The following information addresses some of the most common questions we get about Applied Behaviour Analysis (ABA). If you have further questions, please feel free to contact us!
Q: What is ABA?
Applied Behaviour Analysis is the natural science of studying behaviour. It is most widely recognised for its effectiveness as an intervention associated with autism. However, the principles and methods of behaviour are universal and have been applied effectively in many areas. Some examples of applications include: weight loss, smoking cessation programmes and increasing productivity in the workforce.
Since the early 1960’s, applied behaviour analysis has been used to build communication, play, social, academic, self-care, work, community living skills and to reduce problem behaviours.
Some ABA techniques involve instruction that is directed by adults in a highly structured fashion. Other techniques make use of the learner’s natural interests and follow his or her initiations. All skills are broken down into small steps or components. Learners are provided many opportunities to learn and practice skills in a variety of settings, with abundant positive reinforcement.
Q: How are ABA goals developed?
The goals of intervention is developed based on the strengths and needs of the individual person. This is also the case for the specific types of instructions and reinforcers used. Progress is monitored continuously by direct observation. If the learner is not making satisfactory progress the strategies are modified.
The goal is to enable the person to be as independent and successful as possible in a variety of environments. This is regardless of the age of the individual.
Individuals who deliver ABA have completed coursework and specialised training in the area, and are credentialed as Board Certified Behaviour Analysts (BCBA). At present, Reach Children’s Services has two fully qualified BCBAs. They are available to provide a range of behaviour analytic services to include:
- Development and Supervision of home programmes
- Functional Behaviour Assessments for challenging behaviour
- Early Intervention
- Programme consultation to preschools and schools
- Trainings & Workshops covering various topics
Q: What is a Board Certified Behaviour Analyst (BCBA)?
A BCBA is a professional with verified education and supervised experience in the field of Applied Behaviour Analysis. The BCBA must also pass a rigorous exam demonstrating knowledge of core principles. The field is regulated internationally by the Behaviour Analyst Certification Board.
BCBAs work in many different fields and settings, and may have other academic degrees as well. For example, there are Educators, Psychologists, Speech and Language Therapists, and Occupational Therapists who are also BCBAs.
This is because the science of ABA is ultimately concerned with creating positive change in meaningful behaviours. ABA relies on effective teaching practices. BCBAs can help implement programmes designed to improve a wide range of skills required in daily life. These skills include feeding, toileting, academic and organizational skills, as well as language and communication skills.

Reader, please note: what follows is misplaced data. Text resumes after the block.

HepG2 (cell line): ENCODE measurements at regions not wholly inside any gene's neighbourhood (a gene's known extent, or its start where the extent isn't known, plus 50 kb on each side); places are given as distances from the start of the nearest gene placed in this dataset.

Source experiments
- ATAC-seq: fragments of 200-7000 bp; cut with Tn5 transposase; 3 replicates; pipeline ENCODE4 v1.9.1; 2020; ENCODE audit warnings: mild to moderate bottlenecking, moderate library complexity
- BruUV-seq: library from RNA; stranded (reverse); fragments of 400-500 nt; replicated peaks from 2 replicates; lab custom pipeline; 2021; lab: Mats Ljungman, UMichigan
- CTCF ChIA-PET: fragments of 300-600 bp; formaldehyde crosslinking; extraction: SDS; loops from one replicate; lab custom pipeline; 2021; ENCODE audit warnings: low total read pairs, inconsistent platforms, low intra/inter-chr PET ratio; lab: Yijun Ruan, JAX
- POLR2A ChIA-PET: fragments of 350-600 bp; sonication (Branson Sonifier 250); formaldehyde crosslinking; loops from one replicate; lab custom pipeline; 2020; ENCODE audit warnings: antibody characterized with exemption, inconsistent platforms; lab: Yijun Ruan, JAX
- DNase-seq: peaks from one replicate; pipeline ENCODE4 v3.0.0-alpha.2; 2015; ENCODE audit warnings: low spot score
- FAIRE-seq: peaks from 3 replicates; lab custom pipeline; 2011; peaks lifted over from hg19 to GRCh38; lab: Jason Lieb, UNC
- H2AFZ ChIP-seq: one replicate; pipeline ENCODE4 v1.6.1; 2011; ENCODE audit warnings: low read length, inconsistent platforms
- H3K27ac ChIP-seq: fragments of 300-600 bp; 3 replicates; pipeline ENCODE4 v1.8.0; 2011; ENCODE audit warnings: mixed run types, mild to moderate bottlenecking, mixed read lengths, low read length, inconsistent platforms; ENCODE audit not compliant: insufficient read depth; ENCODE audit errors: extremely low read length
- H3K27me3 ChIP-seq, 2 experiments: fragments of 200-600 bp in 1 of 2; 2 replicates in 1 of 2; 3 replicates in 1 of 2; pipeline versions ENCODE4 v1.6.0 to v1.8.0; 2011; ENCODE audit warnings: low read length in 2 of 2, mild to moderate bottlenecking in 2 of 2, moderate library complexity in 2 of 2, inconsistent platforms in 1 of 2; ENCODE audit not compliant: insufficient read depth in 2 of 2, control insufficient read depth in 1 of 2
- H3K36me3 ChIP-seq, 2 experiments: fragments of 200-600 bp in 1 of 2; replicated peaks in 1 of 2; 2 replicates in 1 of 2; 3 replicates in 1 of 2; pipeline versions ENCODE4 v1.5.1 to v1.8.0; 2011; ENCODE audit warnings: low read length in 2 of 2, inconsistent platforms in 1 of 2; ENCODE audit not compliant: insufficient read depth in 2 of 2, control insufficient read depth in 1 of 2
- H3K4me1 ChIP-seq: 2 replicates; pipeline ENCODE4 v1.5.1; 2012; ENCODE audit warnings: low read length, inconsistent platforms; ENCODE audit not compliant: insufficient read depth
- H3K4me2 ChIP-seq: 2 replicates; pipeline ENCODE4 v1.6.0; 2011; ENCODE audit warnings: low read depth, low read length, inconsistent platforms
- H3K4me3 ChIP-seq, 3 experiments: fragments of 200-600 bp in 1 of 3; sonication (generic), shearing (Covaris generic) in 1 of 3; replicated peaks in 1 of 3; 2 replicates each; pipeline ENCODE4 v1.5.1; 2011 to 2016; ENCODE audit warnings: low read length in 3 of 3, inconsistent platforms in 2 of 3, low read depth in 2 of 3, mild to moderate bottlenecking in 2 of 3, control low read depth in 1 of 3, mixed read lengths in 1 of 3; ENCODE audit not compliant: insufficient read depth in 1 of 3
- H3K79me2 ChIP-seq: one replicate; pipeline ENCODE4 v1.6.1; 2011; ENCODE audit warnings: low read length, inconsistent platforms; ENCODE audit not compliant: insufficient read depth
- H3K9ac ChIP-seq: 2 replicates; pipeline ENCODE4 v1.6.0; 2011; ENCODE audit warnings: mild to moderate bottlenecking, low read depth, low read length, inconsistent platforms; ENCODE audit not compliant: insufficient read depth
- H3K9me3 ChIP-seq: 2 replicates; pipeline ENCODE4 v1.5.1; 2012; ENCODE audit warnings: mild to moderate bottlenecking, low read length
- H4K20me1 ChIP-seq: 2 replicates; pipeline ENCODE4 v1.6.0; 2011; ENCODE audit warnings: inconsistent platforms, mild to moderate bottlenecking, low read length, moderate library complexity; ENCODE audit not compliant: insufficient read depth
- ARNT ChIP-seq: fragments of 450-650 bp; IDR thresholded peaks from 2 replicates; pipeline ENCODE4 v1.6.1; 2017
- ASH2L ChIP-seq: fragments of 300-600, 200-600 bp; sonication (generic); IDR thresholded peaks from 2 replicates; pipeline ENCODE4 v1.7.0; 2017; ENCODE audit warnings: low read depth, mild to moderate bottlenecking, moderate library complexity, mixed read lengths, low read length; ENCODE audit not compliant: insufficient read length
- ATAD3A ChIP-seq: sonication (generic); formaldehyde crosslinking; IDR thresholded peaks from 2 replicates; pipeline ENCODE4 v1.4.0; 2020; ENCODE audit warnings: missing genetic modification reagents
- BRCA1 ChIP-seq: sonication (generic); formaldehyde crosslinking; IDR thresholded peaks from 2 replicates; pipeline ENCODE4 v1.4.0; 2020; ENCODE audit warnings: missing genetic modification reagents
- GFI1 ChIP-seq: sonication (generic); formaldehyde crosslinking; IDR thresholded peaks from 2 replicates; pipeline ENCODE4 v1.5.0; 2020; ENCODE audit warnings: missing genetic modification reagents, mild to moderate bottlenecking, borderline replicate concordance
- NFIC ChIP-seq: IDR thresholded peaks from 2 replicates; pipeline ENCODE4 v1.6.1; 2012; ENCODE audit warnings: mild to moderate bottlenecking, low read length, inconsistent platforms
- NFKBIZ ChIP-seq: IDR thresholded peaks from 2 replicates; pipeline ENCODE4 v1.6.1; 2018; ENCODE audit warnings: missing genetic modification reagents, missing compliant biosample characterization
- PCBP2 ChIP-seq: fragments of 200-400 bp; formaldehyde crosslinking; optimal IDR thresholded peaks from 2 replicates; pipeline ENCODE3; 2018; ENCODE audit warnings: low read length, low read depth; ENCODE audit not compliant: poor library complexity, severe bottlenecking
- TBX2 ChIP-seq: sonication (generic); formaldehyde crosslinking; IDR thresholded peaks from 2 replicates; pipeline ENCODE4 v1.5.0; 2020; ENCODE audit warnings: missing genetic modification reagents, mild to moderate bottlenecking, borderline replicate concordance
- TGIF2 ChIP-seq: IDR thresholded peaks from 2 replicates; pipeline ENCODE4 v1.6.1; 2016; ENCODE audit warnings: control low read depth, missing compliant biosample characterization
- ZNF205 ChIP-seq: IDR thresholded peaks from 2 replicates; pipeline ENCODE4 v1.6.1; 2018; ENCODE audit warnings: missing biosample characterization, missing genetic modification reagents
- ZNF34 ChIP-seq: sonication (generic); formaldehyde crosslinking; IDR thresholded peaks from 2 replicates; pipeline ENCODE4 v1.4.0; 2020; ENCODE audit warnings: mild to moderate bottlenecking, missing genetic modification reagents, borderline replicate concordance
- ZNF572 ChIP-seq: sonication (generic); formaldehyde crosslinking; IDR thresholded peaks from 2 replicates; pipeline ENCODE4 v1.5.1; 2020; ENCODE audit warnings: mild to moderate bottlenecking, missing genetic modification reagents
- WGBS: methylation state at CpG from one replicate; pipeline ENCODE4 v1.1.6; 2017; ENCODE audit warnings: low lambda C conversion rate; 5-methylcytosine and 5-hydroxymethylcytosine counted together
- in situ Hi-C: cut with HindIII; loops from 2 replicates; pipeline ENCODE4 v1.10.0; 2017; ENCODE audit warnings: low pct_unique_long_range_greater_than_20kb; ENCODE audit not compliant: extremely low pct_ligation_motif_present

Q: Does the BCBA work directly with my child?
The answer to this question really depends on the unique needs of the child or individual and aims of the intervention. When addressing behaviours of concern, it is generally more important to observe, understand and address behaviour in the setting or context in which it occurs.
It can be common enough for behaviors to occur in one setting, but not another. For example, a child may display difficult behaviours at home but not with teachers or therapists. Conversely, behaviour may not be difficult at home, but may present as challenging in school or other settings. For this reason, behaviour support services typically involve observation in the natural environment. Following this, advice and guidance is provided to carers in the most relevant setting. Often, this involves the Behaviour Analyst interacting with the child directly, and ‘testing’ or demonstrating strategies for carers.
The Behaviour Analyst may also recommend a series of individual sessions where challenging behaviour is frequent and pervasive. This will allow the therapist to systematically evaluate strategies in a safe and supervised setting.
In instances where the focus is on building or teaching specific skills, our Behaviour Analyst may work with the child directly. This is usually for a specific block of sessions, as agreed between the family and BCBA.
Whatever the plan, know that you will be an active participant in shaping the plan all throughout.
Q: So, where is behavioural support provided?
Our BCBAs travel to home, school and community settings. This ensures we have the opportunity to observe and understand behaviour in the natural context. Because of this, we are able to provide this service in many counties across Ireland.
Q: Do you only work with children with an autism diagnosis?
ABA is known mainly for its effectiveness with children with autism but the answer to this question is no. It is not just for autism, nor is it only for children. ABA has been proven successful in all settings with people of all ages. Some areas include: communication skills, academics, toilet training, rehabilitation after stroke and smoking cessation.
Q: Can I claim Behavioural Services on my end of year med 1 form?
Of course, the Revenue would be the best source to answer this question. Our understanding is that services delivered by a BCBA cannot be claimed unless the services were prescribed by a GP (General Practitioner).